An e-car needs a regular shot of its “electric fuel.” There are various ways of charging it.

  • Many companies offer their employees their own parking spots where they can charge their e-cars for free. Tax does not have to be paid on the monetary value of that benefit. That means the employer pays for their daily travel to and from work.
  • You also have a good chance of charging your car for free at public spaces, such as near to car showrooms, supermarkets and shopping malls.
  • At charging points where you have to pay, the costs of charging an e-car can be up to €0.89 per kWh, depending on the tariff and means of billing.
  • A low-cost alternative at a stable price is electricity from your own four walls: Electricity from a wallbox or socket at home costs an average of €0.30 per kilowatt hour – much less than at many public charging stations.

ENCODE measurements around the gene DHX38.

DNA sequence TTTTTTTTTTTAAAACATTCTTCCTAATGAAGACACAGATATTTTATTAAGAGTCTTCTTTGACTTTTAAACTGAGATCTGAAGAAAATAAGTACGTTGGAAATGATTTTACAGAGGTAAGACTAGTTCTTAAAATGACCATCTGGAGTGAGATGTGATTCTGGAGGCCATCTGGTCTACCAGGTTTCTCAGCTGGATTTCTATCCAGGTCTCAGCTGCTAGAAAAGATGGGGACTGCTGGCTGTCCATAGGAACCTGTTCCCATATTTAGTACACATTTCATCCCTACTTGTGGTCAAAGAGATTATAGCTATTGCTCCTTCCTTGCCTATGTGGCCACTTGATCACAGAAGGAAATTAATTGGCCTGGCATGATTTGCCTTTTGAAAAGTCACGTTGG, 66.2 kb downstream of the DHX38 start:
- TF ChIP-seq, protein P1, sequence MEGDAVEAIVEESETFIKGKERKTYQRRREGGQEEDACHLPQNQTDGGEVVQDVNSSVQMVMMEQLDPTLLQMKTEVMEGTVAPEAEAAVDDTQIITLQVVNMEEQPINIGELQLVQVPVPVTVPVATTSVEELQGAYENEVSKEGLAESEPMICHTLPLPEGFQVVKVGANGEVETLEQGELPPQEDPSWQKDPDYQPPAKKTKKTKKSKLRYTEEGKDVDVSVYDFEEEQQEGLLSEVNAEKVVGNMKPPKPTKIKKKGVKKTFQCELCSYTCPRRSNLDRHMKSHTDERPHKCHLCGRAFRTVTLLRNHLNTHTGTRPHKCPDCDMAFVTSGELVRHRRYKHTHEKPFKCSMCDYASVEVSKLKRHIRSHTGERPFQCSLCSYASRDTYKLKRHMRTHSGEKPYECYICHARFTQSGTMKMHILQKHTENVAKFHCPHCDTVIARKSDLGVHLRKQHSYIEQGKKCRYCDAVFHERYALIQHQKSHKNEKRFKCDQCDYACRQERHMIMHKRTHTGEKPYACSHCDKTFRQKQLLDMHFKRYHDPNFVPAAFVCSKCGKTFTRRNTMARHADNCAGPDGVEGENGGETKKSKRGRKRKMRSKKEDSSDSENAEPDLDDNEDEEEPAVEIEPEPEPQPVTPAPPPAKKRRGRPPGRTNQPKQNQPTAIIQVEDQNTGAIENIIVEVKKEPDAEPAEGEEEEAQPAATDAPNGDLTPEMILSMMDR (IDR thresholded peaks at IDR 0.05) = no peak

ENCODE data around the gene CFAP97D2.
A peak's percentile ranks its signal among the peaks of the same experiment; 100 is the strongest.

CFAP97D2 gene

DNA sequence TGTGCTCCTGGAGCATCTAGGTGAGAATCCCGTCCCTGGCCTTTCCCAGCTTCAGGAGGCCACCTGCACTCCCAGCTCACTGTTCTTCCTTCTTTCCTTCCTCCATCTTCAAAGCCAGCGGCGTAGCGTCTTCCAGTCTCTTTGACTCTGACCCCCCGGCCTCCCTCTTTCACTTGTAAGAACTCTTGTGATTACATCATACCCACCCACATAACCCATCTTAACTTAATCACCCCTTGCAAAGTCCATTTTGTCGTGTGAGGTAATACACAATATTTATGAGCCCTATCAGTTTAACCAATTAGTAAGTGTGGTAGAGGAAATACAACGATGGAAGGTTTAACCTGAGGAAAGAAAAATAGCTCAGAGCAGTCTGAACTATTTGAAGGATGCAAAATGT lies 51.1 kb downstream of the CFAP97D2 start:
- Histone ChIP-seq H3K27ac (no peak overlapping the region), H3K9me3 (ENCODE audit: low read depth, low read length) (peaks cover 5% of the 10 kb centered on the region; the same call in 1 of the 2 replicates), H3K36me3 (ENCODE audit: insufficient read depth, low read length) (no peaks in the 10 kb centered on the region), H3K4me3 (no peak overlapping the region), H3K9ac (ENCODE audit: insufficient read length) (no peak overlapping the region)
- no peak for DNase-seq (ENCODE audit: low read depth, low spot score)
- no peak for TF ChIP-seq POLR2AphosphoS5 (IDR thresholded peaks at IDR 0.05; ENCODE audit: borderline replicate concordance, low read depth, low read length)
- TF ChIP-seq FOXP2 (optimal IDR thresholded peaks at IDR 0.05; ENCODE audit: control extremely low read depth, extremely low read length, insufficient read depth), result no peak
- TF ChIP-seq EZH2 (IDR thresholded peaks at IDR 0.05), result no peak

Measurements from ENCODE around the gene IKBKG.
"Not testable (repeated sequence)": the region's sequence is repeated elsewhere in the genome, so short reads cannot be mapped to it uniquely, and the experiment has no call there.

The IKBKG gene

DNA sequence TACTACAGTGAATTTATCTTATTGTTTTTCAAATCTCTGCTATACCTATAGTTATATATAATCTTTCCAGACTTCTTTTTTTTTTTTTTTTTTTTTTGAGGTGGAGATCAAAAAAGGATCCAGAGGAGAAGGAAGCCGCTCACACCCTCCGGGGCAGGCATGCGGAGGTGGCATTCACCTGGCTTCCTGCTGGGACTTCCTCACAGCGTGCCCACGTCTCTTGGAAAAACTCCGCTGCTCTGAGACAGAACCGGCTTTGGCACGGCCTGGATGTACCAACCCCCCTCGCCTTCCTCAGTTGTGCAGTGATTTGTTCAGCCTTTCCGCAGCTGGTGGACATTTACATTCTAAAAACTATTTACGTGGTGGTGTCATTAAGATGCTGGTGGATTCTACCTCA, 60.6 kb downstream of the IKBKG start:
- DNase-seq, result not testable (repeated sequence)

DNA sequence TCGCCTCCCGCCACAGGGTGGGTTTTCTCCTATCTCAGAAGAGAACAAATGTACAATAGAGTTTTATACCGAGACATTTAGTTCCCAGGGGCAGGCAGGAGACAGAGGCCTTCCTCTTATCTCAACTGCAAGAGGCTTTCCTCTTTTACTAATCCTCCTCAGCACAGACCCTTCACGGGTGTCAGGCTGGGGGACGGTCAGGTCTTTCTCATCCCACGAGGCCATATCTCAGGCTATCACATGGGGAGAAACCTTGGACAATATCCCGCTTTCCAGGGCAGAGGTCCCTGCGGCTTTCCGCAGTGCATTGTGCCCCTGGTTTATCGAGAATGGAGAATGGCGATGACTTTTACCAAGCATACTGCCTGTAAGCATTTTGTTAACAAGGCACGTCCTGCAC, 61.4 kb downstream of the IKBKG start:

Fewer parts that wear out also means less maintenance work: Owners of an e-car save a projected average of €1,300 in maintenance costs over eight years. You can also lease a battery from some manufacturers. That means you do not buy it along with the vehicle, but rent it at a fixed monthly price. When the battery’s capacity diminishes, it is replaced free of charge. Once the battery has done its duty and can no longer be recycled, consumers can return it to the dealer or take it to a recycling depot.

The electricity comes from renewable energies, generated, for example, by wind turbines and photovoltaic systems, as well as from fossil sources, such as lignite, hard coal, natural gas and nuclear power. According to the German Association of Energy and Water Industries, the share of energy produced from renewable sources reached 55,8 percent in 2020. The aim is for a total of 65 percent of the electricity consumed to come from renewable sources by 2030. Many power utilities also offer their customers special green tariffs.